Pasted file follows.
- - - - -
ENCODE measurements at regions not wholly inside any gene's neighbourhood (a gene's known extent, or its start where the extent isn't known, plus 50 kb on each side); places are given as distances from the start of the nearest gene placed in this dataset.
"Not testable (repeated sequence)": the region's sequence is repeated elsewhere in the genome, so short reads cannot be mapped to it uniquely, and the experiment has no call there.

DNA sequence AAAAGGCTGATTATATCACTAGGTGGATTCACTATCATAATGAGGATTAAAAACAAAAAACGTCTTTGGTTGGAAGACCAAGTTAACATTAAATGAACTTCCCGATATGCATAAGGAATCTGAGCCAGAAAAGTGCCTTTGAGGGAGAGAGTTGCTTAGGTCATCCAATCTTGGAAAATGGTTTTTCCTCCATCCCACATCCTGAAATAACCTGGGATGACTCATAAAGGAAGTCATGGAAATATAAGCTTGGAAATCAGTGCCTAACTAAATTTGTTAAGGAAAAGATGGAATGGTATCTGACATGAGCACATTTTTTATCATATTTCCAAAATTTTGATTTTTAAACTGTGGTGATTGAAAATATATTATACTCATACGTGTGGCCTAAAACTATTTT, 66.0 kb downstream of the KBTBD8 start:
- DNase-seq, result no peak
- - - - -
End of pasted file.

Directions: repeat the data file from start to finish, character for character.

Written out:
ENCODE measurements at regions not wholly inside any gene's neighbourhood (a gene's known extent, or its start where the extent isn't known, plus 50 kb on each side); places are given as distances from the start of the nearest gene placed in this dataset.
"Not testable (repeated sequence)": the region's sequence is repeated elsewhere in the genome, so short reads cannot be mapped to it uniquely, and the experiment has no call there.

DNA sequence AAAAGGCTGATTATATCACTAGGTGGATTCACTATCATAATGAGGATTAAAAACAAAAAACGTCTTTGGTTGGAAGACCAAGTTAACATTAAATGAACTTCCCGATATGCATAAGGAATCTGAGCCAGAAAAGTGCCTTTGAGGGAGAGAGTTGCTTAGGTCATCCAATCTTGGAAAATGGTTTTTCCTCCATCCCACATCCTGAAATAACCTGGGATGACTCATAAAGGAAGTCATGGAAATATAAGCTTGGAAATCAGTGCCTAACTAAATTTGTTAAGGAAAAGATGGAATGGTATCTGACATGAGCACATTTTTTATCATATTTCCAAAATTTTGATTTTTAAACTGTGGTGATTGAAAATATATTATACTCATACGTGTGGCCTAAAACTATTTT, 66.0 kb downstream of the KBTBD8 start:
- DNase-seq, result no peak